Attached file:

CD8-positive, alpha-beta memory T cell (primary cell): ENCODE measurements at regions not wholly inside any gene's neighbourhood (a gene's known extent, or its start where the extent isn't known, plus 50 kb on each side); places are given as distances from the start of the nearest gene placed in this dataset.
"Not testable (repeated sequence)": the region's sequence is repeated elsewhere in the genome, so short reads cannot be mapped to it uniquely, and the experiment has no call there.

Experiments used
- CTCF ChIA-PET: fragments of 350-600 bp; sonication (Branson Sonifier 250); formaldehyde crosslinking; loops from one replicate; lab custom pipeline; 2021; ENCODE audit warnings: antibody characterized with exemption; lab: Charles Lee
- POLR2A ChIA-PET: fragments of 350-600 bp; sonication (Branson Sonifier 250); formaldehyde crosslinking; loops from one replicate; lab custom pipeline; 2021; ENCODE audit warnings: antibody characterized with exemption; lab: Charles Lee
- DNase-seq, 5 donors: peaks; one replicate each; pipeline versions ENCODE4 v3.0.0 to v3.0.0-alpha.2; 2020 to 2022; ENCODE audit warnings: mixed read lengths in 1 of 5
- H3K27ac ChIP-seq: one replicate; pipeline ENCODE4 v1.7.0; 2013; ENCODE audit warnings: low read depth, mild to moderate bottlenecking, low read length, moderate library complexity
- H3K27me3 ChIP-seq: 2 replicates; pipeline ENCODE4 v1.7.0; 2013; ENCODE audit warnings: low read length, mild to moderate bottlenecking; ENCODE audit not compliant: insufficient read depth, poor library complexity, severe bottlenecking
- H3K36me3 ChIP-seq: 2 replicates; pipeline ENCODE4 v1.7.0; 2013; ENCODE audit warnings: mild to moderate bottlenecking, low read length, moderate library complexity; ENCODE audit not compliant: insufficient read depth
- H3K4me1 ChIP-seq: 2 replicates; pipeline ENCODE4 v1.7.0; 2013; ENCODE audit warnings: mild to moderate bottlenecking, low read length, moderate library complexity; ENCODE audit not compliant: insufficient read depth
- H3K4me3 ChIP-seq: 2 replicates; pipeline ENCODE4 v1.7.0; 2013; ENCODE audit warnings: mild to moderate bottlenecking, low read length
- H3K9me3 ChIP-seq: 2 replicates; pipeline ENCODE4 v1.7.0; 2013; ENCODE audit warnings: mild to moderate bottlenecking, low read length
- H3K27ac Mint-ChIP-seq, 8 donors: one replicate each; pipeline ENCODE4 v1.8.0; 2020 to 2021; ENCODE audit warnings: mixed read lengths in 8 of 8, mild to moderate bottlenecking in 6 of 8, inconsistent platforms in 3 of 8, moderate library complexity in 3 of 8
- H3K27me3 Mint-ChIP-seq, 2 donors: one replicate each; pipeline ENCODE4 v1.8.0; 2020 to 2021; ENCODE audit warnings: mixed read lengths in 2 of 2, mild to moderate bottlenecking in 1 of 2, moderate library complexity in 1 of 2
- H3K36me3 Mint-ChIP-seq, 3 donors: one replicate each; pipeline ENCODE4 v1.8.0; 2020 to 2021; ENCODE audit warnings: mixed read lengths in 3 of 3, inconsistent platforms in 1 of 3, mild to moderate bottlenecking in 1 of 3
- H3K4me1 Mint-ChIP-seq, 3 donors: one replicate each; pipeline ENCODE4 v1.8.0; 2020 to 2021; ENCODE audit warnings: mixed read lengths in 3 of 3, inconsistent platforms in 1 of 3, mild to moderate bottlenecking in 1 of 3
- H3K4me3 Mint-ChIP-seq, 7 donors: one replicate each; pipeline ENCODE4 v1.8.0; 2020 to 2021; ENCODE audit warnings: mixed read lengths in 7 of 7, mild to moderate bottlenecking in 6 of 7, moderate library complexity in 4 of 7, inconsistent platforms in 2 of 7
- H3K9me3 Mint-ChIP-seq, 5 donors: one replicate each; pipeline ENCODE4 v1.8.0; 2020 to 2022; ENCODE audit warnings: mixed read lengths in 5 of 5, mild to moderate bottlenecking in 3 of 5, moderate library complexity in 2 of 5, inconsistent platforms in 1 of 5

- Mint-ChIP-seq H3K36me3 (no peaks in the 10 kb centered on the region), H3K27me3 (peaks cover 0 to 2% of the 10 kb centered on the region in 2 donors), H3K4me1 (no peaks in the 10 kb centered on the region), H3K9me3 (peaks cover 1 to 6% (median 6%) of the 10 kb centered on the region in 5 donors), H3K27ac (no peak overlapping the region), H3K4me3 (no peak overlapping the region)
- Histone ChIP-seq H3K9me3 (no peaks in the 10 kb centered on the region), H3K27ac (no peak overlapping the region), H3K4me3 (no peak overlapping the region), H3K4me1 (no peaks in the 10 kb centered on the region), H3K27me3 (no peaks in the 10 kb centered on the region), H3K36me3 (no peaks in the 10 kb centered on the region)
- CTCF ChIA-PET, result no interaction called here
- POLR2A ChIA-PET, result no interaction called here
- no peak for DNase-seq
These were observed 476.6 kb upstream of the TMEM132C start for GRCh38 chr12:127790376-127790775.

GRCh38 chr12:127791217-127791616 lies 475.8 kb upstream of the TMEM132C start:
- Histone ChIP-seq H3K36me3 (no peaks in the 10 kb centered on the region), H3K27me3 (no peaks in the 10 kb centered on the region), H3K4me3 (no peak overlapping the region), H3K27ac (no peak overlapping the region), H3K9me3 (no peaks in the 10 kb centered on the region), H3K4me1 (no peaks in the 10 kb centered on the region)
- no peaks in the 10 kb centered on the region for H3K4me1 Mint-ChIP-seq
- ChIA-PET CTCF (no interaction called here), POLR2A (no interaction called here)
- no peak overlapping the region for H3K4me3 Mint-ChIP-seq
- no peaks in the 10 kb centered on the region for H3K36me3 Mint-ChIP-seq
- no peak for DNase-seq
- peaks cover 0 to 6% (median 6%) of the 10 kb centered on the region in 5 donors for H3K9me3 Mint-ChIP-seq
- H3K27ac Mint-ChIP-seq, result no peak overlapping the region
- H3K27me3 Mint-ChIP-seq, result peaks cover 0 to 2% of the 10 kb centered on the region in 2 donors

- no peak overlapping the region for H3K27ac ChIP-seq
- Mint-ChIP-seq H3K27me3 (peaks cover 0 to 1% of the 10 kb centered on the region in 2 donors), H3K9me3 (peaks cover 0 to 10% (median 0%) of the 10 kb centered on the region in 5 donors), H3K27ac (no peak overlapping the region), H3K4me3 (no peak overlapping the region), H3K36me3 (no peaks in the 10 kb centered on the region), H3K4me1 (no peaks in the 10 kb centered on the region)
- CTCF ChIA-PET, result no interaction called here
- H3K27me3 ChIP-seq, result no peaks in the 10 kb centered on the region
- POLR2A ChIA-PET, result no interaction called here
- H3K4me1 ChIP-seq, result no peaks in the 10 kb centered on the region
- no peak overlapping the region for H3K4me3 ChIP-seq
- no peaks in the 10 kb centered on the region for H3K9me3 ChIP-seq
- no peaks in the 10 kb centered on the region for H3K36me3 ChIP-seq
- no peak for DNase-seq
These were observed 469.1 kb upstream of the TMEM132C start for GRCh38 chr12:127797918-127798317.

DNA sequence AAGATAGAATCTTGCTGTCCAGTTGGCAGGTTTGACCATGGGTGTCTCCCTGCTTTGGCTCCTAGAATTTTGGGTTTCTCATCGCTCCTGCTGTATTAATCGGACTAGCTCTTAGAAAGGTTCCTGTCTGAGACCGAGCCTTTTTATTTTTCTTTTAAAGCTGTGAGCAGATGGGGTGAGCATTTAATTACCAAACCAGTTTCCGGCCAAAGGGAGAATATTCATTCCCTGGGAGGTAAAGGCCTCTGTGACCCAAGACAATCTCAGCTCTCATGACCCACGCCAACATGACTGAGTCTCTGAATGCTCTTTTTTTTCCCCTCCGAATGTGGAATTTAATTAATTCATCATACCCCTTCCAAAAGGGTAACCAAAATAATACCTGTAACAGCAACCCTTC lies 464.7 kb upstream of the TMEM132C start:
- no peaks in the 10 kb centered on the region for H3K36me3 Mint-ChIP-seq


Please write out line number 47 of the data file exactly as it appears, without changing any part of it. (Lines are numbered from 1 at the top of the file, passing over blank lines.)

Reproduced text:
- no peaks in the 10 kb centered on the region for H3K36me3 Mint-ChIP-seq